By Adam Kozak
Dec. 4, 1990, is a day Grant Marshall will never forget. He was 17 years old playing in his first season in the Ontario League with the Ottawa 67’s when he was viciously checked from behind by Jason Young in a game against the Sudbury Wolves. The hit left him with a broken neck and temporary paralysis. In the blink of an eye, his NHL dream was put on hold.
“At that point I was so scared,” Marshall says. “I couldn’t move. My life was turned upside down.”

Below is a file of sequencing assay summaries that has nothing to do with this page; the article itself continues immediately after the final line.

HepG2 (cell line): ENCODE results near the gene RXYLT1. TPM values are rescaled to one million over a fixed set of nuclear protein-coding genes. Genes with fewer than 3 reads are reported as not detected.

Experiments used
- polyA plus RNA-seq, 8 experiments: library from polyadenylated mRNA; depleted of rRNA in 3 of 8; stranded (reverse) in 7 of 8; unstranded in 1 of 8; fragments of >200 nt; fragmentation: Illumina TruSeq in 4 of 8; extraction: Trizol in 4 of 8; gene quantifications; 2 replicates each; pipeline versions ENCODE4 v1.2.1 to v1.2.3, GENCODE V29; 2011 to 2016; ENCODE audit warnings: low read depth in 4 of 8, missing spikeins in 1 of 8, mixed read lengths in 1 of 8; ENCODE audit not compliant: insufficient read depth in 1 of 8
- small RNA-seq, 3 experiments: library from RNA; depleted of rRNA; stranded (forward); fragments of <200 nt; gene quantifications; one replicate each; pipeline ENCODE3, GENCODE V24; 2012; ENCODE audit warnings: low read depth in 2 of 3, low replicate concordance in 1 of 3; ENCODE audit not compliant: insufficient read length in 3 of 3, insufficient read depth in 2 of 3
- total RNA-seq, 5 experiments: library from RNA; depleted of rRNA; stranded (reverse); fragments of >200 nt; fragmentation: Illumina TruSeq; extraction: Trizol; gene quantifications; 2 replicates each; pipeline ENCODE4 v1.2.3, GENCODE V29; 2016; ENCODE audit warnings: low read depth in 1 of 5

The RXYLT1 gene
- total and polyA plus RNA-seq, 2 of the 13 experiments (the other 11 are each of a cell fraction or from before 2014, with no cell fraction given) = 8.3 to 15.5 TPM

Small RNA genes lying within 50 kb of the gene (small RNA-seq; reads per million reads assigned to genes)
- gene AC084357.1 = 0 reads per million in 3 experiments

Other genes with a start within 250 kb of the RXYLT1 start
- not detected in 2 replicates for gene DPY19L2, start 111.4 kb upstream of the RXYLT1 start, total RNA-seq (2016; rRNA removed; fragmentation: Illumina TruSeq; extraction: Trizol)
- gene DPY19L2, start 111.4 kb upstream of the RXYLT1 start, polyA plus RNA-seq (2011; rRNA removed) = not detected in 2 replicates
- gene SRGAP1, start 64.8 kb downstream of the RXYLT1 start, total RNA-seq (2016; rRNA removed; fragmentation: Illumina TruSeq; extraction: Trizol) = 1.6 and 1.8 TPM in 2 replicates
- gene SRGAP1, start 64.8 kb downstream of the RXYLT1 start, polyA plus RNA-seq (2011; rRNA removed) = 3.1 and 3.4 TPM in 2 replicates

There are several truly remarkable footnotes on the career of Jean-Guy Talbot.
In Quebec junior hockey in 1952, Talbot’s errant stick to the head of 19-year-old William ‘Scotty’ Bowman left the player with recurring headaches. That led to Bowman becoming tentative on the ice, which eventually pushed him toward the most successful coaching career in NHL history.
After Talbot turned pro, he won the Stanley Cup in each of his first five NHL seasons, a feat shared only by teammates Henri Richard, Claude Provost and Bob Turner. Led by Rocket Richard and Jean Beliveau, the Montreal Canadiens won the first of five consecutive Cups in 1955-56.